Patient relationship management (PRM) platforms offer physicians the ability to create and send custom messages to different demographics. For example, a practice could reach out to patients over the age of 50 with comorbidities such as hypertension and diabetes to provide them with information on their at-home care and make sure their next appointment is scheduled.
In addition to reaching patients in the way they want to be contacted, PRM technology can also help reduce the staff workload by taking away their administrative burdens, such as calling patients when they need to reschedule an appointment or sending appointment reminders.
Empowering individuals through personalization
Through personalized messaging, PRM technology can help a practice provide its patients with the information they need to make decisions based on their health status, demographics and life circumstances. However, in order to understand how it works, we should consider the hypothetical example of a medical practice with a mixed patient demographic:
Say a practice wants to push out a campaign to its patients with hypertension, who are at greater risk of a heart attack. A practice that uses the PRM tool could push out a heart attack based campaign to specific groups – such as all high-risk patients, or just those who have previously asked about heart health – filled with the most important information hypertension patients need to know. Within that email, a practice could also include links to other websites for additional information on heart health.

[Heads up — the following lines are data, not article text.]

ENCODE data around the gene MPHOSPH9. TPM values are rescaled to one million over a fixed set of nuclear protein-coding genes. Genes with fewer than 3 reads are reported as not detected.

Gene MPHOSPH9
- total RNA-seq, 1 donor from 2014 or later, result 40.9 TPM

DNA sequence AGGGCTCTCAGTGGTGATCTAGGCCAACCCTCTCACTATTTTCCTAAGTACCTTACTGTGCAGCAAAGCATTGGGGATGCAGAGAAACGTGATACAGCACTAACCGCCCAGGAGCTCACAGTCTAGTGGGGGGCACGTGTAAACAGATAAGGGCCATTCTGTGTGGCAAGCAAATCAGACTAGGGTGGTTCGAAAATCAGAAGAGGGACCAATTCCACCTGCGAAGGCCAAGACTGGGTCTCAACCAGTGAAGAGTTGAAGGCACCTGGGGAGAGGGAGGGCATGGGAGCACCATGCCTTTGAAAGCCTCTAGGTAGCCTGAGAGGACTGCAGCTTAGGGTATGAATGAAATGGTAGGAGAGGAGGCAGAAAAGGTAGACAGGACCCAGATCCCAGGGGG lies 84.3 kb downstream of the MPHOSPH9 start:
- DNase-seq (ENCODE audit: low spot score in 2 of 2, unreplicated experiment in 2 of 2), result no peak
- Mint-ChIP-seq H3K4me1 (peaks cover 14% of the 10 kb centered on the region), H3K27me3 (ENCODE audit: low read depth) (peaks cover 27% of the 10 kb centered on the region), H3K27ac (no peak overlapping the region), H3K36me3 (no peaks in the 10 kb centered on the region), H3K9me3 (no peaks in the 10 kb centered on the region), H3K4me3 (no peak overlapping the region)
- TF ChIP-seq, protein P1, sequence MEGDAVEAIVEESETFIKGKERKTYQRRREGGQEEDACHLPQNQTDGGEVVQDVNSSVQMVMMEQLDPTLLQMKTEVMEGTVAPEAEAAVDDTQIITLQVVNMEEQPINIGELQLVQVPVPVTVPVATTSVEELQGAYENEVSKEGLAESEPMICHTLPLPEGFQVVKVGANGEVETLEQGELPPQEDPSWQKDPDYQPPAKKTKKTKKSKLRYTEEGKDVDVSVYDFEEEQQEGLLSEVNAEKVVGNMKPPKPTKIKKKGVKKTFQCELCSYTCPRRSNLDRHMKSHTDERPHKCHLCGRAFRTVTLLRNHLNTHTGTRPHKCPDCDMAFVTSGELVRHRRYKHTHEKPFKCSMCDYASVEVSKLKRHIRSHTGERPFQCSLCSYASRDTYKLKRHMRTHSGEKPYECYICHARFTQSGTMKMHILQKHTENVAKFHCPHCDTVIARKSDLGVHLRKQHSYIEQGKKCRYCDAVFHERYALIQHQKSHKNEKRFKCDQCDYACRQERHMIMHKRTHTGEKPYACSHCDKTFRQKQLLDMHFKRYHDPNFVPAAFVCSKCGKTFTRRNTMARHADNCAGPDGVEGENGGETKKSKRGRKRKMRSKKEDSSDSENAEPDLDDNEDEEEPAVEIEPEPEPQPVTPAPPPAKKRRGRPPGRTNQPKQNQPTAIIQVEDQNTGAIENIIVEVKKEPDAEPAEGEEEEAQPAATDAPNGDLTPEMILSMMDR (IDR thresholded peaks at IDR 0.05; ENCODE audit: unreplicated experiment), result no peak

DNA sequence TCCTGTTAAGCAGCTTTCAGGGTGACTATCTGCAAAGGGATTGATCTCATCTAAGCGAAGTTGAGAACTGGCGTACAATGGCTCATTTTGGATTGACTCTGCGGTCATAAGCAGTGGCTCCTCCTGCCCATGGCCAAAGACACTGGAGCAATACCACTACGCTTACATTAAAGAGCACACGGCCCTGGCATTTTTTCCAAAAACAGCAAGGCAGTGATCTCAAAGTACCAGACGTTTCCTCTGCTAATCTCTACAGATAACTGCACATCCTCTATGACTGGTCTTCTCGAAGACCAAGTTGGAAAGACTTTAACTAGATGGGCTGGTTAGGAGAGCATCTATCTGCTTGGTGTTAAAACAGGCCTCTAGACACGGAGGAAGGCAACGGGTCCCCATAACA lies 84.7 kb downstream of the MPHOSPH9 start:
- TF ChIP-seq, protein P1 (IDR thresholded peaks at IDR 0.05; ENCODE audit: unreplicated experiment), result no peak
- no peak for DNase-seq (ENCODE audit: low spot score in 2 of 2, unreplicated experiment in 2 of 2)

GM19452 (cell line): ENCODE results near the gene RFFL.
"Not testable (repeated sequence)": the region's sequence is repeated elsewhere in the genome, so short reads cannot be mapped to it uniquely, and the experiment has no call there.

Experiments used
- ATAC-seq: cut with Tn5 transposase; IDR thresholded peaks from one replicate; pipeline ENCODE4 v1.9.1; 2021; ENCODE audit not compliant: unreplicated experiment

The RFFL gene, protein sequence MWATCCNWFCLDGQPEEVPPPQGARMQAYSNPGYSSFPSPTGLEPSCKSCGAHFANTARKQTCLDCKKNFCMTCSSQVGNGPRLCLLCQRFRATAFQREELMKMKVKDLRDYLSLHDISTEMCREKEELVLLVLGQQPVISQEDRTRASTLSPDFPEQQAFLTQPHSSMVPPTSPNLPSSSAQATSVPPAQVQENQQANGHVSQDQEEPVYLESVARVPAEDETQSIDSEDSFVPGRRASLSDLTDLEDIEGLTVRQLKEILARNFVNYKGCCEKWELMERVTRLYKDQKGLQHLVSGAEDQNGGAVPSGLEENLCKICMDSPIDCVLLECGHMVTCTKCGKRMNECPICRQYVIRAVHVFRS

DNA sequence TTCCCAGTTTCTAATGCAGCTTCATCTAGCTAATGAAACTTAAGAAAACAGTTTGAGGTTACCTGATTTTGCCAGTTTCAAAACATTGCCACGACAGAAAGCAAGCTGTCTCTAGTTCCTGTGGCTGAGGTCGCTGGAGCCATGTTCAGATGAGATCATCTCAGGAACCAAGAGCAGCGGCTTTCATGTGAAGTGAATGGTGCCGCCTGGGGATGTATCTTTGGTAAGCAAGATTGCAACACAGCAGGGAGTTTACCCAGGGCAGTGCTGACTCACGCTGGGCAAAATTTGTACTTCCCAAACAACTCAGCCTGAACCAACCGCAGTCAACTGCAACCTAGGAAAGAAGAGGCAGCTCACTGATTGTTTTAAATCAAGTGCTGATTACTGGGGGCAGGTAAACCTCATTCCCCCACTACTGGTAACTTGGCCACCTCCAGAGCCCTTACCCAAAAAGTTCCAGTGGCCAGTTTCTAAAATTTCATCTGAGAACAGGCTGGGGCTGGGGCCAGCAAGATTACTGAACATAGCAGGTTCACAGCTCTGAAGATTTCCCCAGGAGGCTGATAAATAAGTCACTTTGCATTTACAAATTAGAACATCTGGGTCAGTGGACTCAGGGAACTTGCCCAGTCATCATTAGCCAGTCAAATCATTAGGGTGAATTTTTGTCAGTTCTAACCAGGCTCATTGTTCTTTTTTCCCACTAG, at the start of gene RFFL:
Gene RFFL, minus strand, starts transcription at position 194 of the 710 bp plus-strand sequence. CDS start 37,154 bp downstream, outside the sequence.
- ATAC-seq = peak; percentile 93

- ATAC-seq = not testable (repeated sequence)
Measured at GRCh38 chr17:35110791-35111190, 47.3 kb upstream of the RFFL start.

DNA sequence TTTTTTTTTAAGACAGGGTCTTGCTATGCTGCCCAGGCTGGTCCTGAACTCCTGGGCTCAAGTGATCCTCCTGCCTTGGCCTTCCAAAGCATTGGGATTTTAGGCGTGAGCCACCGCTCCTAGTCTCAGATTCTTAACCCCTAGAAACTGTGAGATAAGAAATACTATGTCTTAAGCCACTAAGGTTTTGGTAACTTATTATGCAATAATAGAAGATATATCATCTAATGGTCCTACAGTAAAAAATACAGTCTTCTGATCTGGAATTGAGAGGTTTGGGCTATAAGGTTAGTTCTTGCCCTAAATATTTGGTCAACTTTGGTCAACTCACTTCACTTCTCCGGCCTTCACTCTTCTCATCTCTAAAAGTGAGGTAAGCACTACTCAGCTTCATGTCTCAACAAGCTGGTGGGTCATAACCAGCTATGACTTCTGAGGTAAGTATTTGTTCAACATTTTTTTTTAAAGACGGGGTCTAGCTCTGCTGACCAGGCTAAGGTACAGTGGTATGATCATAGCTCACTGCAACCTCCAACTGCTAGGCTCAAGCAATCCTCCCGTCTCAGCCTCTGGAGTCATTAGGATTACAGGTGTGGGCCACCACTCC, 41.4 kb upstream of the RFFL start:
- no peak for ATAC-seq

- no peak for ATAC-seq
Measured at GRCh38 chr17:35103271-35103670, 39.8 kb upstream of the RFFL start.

Then, a week later, a practice could pull up the PRM tools’ analytics features to observe the specific data, such as the “open” or “click through” rate of the email. By doing this, a practice might learn, for example, that 60 percent of its patients over age 65 clicked on a link in the email for more information. It might also see troubling data: that few individuals engaged with a particular email campaign. This could prompt a conversation about whether existing patient engagement efforts should be revamped to do a better job of reaching patients.
Knowing that a particular group of patients had a high “click through” rate on an email is valuable information to the practice, as it can help determine future actions. For example, perhaps elderly patients with diabetes need additional assistance, and would welcome follow-up calls and further education from the practice. Whatever a practice decides to do, the PRM tool provides the opportunity to open lines for further, and more personalized, communication.
Implementing personalization in the real world
As physicians continue to navigate uncertain times, technology that is built around the patient experience can help them stay ahead of the curve. Patients will continue to look for guidance, and the physicians who can engage patients through messaging will be the ones who stand out in an increasingly competitive marketplace. Given that, patient relationship management technology aligns nicely with the shift into value-based care.